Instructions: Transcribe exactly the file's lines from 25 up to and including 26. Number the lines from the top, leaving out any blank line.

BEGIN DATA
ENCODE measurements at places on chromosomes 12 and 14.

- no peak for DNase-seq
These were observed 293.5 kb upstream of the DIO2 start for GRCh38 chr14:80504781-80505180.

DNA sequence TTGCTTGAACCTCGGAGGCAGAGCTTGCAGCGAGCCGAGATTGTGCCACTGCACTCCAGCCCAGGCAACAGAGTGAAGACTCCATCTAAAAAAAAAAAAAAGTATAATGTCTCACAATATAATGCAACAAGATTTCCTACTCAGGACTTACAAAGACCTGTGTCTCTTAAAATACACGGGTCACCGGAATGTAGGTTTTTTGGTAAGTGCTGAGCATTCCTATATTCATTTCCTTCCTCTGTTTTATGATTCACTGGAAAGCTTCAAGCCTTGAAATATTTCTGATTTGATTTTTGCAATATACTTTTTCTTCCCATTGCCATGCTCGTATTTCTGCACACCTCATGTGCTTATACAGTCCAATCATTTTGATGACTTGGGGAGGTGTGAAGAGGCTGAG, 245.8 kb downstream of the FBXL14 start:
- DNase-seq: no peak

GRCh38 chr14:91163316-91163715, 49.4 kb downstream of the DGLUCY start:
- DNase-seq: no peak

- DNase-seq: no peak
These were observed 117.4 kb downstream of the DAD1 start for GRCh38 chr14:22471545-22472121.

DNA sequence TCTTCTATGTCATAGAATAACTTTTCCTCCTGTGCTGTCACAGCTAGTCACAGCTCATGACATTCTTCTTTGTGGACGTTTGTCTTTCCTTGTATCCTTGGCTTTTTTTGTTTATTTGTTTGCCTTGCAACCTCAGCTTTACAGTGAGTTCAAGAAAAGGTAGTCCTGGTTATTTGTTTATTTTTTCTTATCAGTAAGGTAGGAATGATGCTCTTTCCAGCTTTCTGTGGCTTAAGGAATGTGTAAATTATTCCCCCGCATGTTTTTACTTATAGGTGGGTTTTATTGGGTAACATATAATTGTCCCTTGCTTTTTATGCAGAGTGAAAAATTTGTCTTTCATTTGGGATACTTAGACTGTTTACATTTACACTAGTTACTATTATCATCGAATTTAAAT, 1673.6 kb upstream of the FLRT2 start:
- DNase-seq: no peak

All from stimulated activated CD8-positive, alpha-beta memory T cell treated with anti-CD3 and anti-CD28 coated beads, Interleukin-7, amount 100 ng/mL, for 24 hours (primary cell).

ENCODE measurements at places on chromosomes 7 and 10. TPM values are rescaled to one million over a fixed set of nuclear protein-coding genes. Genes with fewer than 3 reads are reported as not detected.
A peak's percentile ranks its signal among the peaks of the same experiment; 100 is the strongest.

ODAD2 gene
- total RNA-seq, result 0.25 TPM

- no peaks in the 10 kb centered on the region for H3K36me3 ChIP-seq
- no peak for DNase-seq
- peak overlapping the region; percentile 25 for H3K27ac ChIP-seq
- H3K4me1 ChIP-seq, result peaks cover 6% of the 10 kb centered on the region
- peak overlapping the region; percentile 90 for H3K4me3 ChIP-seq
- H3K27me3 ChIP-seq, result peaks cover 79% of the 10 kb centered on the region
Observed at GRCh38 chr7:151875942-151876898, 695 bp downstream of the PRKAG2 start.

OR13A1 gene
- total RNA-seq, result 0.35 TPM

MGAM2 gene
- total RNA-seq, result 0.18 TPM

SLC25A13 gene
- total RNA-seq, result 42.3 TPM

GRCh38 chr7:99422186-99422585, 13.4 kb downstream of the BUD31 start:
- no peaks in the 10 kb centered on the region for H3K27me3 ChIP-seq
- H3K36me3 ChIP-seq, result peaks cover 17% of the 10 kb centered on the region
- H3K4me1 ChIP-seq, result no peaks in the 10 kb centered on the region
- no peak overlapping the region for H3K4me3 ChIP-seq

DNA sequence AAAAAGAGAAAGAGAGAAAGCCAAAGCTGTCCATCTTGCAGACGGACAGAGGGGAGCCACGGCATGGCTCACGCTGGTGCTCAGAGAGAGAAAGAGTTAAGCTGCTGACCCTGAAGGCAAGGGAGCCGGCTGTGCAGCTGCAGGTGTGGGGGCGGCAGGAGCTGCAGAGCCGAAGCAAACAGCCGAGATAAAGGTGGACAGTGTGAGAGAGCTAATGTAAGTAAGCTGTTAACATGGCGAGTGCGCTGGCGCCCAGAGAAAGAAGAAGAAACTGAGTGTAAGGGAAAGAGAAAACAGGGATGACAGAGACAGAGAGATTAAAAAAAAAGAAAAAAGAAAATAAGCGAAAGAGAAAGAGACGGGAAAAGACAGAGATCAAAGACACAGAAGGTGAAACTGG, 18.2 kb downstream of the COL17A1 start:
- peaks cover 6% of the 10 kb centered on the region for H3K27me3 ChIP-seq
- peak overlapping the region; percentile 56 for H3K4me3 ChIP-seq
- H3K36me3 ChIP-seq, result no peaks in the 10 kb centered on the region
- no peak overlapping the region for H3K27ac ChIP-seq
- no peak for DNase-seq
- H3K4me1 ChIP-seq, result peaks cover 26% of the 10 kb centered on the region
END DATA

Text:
- total RNA-seq, result 0.35 TPM

MGAM2 gene